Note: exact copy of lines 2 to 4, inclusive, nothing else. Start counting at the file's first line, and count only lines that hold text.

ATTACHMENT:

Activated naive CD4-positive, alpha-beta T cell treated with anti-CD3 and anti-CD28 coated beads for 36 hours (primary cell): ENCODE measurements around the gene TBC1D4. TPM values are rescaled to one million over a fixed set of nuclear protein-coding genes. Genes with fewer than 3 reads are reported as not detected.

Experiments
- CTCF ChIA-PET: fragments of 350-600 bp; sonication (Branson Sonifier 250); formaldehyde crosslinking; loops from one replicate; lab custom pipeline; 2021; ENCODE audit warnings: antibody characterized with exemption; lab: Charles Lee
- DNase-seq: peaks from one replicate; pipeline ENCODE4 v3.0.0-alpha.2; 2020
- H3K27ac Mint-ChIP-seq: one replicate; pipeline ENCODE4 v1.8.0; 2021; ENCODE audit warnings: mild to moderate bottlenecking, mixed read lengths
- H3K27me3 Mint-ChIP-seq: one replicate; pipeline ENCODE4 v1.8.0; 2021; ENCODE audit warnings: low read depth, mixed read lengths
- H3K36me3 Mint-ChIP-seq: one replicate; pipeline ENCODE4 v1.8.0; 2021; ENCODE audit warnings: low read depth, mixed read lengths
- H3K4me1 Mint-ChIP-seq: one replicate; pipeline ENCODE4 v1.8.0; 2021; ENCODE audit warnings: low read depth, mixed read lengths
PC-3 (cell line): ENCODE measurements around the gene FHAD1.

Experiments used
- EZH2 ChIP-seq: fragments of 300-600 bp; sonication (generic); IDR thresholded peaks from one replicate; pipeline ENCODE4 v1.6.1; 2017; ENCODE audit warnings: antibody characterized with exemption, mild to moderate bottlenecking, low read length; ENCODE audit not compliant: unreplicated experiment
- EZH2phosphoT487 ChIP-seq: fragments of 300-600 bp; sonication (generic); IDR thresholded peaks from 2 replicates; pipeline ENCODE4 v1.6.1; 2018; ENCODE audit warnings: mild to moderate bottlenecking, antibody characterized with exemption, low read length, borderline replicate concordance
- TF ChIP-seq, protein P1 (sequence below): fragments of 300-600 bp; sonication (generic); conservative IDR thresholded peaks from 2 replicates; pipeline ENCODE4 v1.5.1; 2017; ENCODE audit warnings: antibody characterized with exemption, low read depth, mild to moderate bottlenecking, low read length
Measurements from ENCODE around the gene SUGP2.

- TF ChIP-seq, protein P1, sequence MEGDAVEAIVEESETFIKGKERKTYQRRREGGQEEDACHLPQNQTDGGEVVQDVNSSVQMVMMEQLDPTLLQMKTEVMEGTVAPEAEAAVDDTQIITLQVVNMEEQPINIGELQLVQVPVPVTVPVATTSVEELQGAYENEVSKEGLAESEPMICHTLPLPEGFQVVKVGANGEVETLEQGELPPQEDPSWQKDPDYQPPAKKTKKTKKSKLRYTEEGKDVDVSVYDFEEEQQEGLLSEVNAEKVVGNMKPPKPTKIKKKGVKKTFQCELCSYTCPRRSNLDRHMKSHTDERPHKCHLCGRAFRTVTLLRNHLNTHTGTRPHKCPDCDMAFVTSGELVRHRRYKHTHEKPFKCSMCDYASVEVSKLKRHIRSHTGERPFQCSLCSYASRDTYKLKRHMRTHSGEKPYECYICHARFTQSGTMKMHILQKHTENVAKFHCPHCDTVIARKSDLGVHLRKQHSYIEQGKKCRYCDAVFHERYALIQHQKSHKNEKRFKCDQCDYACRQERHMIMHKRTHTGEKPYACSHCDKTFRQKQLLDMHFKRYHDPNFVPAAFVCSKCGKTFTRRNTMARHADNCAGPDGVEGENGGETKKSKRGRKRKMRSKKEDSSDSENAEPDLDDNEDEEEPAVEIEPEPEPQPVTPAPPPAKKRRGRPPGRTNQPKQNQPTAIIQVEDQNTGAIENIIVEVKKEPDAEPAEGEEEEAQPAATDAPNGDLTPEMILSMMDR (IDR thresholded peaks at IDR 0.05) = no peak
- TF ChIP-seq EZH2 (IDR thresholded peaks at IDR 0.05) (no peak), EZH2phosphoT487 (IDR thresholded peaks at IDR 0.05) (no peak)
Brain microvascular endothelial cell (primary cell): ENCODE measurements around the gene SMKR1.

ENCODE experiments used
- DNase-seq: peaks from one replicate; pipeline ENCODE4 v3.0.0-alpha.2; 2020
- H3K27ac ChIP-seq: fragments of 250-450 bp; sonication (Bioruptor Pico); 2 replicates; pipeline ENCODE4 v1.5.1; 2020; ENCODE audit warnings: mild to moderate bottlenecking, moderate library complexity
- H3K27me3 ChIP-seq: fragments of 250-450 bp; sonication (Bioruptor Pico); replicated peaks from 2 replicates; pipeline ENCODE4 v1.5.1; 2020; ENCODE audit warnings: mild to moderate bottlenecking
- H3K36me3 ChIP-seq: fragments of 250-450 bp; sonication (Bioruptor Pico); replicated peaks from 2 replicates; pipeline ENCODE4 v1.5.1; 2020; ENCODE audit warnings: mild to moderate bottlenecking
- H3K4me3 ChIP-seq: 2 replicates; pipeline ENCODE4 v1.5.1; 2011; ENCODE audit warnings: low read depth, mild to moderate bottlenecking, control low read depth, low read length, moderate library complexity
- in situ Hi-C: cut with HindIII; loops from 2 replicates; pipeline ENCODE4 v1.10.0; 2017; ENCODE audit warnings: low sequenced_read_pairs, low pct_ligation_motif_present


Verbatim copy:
Experiments
- CTCF ChIA-PET: fragments of 350-600 bp; sonication (Branson Sonifier 250); formaldehyde crosslinking; loops from one replicate; lab custom pipeline; 2021; ENCODE audit warnings: antibody characterized with exemption; lab: Charles Lee
- DNase-seq: peaks from one replicate; pipeline ENCODE4 v3.0.0-alpha.2; 2020